Review: Coney Island Whitefish?
The Warriors, director Walter Hill's take on the novel by Sol Yurick, which itself is an inspired retelling of Xenophon's Anabasis, remains to this day a pop culture classic, a film whose cult status has been well cemented over the last 20 years. The original story tells the tale of the 10,000 under Cyrus ? Greek warriors who, in the year 401 BC, found themselves deep behind enemy lines, cut off from reinforcements and alone, faced with an incredibly dangerous journey back to their homeland. In the film, it's late 70's New York City that stands in for ancient Asia Minor, and the Greek soldiers are now members of an inner city gang from Coney Island. As the movie opens, representatives from The Warriors are on their way up to the Bronx to attend a peaceful meeting of all the gangs in New York. The gathering is initiated by Cyrus, the charismatic leader of the Gramercy Riffs, who's impassioned ?Can you dig it?!? speech invokes the film poster's tagline - "These are the armies of the night. They are 100,000 strong. They outnumber the cops five to one. They could run New York City." In other words, Cyrus attempts to convince the gangs to unite. The meeting goes smoothly until Luther, leader of The Rogues, blows Cyrus off the podium with a hand cannon. Spying The Warrior's leader Cleon amidst the ensuing chaos, Luther points and utters the now famous line ? ?The Warrior's did it. The Warriors shot Cyrus!? From that point on, it's a race against time and every gang in the city to get back to Brooklyn with their lives?
Yes, that previous paragraph is from my preview ? but please, save your angry letters to the editor. Besides the fact that I am
the editor, the back-story of Walter Hill's cult classic is essential reading. It's fascinating when you realize that myth ? in any form ? carries down through the ages and works despite the medium and cultural inflections of any particular era you set the story in. Besides, it's not plagiarism if I stole it from myself.
So, how does the game stack up? Pretty well actually, and for the most part The Warriors gets the feeling of gang brawls and the surreal and turbulent New York City of the late 70s perfectly. The film's signature gangs are represented here in all of their flamboyant glory, and although the game begins with the infamous Bronx meeting and assassination, you're quickly swept back a few months prior to the events of the film. You'll play through about 20 or so story missions that bring a lot of excellent narrative detail to each of the major characters you'll inhabit including Swan, Cleon, Ajax (portrayed by a very young James Remar in the film) and Fox. The game script is extremely well done, and the particulars of the story are interesting and relevant, not to mention the violent and unpredictable atmosphere that's palpable in virtually every sequence is ripped straight from the film.
At heart The Warriors is a beat-em-up, which is good, because that was the basic premise of the movie as well. To this end the game provides a solid and intuitive fighting system that's a blast to use. Strong and weak attacks can be chained into combos, you can jump, kick, grab and use environmental objects to put the hurt on your opponents ? shivs, pieces of wood, broken bottles ? all the fun stuff is here for your enjoyment. Battles are fast and furious, and as you fight alongside your fellow Warriors you'll definitely be swept up in the frenetic violence. Simple combos are the order of the day here, but strategic thinking is vitally important if you expect to survive. You can also give your crew orders by clicking in the left thumbstick to access the menu. They'll back you up, attack, or just wreck the joint if that's what you want them to do. Overall it works well, and you'll likely find yourself fairly impressed by the AI your allies sport. And let's not forget the enemy gang members ? they're aggressive, they outnumber you and they also display pretty decent AI of their own. There are lots of great action sequences throughout the game, and some of the fights ? and heart-stopping chases ? are out of this world.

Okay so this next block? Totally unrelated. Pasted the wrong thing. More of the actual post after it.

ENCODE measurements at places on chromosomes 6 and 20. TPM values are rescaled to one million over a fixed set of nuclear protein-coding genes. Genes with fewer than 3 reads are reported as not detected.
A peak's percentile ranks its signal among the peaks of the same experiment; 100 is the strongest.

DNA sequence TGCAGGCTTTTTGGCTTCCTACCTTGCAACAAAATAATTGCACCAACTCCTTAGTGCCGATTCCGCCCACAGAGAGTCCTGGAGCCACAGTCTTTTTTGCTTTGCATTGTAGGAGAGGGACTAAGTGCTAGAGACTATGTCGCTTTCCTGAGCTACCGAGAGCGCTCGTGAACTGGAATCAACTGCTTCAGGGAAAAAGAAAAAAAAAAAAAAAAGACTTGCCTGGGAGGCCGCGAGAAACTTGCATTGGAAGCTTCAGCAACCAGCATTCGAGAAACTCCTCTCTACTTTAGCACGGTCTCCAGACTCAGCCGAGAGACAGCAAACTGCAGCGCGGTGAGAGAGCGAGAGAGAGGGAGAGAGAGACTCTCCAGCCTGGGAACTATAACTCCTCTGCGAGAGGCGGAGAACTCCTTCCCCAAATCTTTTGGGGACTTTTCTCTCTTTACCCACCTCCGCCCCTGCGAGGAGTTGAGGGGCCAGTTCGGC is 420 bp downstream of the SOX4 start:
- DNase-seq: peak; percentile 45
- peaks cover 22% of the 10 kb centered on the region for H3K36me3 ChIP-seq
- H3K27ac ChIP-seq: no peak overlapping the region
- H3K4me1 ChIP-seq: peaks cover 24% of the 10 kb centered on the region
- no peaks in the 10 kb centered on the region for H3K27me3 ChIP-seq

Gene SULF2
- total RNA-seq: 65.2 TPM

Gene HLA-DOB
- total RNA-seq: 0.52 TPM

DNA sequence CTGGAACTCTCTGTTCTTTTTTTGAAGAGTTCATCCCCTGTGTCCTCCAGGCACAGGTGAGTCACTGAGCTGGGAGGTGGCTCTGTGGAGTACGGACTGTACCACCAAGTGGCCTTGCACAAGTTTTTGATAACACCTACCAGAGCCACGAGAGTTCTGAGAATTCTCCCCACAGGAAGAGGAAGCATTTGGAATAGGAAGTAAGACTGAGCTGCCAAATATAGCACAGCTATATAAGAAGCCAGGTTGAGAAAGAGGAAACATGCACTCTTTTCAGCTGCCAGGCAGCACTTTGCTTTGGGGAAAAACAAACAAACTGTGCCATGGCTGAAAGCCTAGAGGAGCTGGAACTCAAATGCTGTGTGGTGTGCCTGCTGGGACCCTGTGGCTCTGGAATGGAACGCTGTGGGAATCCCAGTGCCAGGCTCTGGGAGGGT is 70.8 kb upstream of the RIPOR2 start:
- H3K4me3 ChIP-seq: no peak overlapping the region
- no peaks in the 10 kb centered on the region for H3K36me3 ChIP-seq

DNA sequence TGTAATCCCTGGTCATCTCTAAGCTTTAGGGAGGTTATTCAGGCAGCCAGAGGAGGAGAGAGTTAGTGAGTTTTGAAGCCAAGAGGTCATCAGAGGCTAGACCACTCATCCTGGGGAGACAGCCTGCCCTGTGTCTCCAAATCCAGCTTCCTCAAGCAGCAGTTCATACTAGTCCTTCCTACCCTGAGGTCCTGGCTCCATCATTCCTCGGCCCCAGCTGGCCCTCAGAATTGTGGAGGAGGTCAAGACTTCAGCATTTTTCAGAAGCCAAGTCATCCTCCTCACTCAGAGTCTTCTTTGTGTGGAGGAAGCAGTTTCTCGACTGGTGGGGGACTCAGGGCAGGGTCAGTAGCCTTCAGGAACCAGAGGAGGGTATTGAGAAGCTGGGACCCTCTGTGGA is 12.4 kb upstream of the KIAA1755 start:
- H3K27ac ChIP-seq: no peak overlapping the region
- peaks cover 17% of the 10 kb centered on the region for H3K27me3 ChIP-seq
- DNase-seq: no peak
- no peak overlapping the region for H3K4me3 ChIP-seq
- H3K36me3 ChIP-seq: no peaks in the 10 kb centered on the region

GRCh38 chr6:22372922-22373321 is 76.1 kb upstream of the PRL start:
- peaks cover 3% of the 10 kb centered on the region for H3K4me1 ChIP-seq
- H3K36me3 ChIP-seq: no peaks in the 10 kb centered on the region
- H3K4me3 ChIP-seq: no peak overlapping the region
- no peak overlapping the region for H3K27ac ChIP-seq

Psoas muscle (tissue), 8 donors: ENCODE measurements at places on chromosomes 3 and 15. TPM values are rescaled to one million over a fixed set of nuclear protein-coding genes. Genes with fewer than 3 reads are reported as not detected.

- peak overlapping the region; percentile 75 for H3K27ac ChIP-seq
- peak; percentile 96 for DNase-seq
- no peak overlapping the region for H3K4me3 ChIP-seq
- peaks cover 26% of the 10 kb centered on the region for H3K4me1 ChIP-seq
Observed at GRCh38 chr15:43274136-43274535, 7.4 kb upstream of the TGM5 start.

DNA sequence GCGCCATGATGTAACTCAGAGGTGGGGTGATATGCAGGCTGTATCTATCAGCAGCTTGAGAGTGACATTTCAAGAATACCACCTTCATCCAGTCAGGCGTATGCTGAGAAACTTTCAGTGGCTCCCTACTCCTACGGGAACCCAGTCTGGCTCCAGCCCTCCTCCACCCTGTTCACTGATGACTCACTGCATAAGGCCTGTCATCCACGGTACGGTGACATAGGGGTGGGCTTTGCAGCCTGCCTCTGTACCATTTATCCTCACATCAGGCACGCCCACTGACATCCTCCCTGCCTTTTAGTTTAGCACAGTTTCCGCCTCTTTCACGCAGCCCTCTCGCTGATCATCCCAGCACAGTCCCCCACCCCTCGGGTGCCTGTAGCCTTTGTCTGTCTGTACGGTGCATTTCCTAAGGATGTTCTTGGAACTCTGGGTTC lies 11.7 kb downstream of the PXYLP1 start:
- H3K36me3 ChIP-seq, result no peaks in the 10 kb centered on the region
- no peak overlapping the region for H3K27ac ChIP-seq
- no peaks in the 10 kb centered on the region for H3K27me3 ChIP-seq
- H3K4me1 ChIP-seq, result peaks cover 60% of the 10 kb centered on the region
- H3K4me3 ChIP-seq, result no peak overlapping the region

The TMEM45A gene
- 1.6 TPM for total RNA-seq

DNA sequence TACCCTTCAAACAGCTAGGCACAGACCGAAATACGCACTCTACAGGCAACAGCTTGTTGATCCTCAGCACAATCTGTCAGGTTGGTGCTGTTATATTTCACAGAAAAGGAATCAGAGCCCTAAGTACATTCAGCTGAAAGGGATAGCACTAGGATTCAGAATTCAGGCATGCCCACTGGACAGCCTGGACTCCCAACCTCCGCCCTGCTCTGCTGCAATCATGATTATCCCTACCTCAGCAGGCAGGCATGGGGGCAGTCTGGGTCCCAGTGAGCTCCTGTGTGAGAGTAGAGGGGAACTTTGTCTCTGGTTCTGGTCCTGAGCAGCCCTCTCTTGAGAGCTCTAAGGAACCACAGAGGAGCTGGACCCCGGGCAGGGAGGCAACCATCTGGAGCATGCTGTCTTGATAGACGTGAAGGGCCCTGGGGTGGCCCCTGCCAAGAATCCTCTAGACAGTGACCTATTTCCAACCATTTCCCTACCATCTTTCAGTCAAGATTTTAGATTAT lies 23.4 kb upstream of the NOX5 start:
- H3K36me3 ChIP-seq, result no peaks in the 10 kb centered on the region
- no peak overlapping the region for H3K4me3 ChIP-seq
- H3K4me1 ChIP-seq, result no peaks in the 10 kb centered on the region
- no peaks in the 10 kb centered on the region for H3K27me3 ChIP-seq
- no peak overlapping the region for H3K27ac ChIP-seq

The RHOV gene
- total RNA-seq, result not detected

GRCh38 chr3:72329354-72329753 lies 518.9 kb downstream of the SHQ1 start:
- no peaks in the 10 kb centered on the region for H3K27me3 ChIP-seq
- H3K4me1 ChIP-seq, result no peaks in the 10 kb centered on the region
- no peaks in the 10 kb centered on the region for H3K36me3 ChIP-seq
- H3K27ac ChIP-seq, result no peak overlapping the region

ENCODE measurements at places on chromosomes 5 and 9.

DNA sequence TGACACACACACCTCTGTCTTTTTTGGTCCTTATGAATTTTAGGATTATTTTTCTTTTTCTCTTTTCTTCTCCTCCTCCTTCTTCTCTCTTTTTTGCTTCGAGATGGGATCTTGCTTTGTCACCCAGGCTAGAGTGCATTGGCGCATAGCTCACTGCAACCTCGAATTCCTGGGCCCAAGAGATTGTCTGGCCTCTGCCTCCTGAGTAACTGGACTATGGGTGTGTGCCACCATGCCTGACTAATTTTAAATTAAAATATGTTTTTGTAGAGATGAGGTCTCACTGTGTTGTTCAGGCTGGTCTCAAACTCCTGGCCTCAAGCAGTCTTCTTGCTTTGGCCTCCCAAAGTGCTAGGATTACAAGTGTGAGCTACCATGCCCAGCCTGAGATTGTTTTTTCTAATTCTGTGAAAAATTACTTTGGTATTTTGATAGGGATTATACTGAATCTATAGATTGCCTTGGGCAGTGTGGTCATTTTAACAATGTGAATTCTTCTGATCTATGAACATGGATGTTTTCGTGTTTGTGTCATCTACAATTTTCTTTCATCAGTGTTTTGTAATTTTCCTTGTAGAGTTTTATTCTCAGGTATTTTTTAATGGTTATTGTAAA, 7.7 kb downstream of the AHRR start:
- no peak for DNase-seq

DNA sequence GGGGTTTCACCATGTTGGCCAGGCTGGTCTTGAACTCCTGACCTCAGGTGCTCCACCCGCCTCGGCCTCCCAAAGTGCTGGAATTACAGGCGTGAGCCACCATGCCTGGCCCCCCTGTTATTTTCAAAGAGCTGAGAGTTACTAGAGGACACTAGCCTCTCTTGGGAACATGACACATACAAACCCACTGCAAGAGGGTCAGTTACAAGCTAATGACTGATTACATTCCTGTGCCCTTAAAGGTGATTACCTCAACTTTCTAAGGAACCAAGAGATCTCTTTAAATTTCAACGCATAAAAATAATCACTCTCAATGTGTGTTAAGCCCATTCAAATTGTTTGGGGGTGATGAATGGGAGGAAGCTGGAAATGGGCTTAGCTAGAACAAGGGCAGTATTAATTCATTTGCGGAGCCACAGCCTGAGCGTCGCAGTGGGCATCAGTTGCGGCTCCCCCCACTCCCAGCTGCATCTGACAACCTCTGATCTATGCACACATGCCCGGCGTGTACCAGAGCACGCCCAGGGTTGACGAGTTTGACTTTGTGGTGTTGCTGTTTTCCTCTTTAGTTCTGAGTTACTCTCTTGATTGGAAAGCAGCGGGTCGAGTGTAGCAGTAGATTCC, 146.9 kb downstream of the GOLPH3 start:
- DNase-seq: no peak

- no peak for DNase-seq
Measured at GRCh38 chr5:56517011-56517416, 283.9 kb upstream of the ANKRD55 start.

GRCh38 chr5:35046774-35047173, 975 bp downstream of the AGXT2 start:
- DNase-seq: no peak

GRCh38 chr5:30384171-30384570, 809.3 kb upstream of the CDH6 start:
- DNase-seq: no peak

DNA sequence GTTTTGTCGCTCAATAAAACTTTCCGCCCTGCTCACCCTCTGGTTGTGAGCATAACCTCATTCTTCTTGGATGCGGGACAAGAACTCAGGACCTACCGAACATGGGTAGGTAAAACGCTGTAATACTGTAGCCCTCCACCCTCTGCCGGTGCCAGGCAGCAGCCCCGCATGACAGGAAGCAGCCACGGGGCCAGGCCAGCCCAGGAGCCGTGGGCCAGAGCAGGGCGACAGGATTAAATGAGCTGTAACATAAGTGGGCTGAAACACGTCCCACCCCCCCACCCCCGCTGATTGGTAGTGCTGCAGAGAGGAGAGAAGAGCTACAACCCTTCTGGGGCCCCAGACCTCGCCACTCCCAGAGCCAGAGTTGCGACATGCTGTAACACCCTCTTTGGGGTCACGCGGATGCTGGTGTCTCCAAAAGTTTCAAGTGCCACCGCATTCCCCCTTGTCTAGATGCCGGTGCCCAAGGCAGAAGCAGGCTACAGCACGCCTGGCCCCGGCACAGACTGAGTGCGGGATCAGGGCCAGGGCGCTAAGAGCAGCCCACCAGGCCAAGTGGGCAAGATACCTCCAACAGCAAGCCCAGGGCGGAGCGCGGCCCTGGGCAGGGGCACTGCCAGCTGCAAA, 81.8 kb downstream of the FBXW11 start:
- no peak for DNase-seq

Because of the open-ended nature of this title, you'll get a break from all the fighting by performing other illegal activities to pass the time such as stealing car stereos, breaking and entering, shaking down local businesses and other nasty chores you'd expect the toughest gang in Brooklyn to be involved in. Your inner criminal certainly won't be disappointed here. There are a few stealth levels in the game, and while they can be frustrating (like fighting the cops ? trust me, you want to avoid that as much as possible in The Warriors) they're also pretty fun for the most part. The save system works well with checkpoints sprinkled liberally in most levels. Because of this, if you die it's generally not too frustrating.
Graphically the game looks decent, but it's tough to swallow the blocky character models and modest textures once you've played some of the 360 titles, though the game does run in 720p which helps its looks to a certain degree. To be fair, the framerate is totally solid and there are a lot of gang members on screen at once, so the loss of detail is something that's unfortunate, but certainly not a deal-breaker. The sound however, is completely kick ass, with many of the original actors returning to voice their characters in-game, as well as music from the film ? both licensed tracks (In the City by Joe Walsh defines
the movie) and the original score. The sound effects are sweet, and equally well done, with thunderous, bone-cracking blows landing left and right during the frequent rumbles and spectacular environmental effects like shattering glass and splintering wood surrounding you with ultra-realistic aural violence. Overall, it's a hot time in the old town tonight?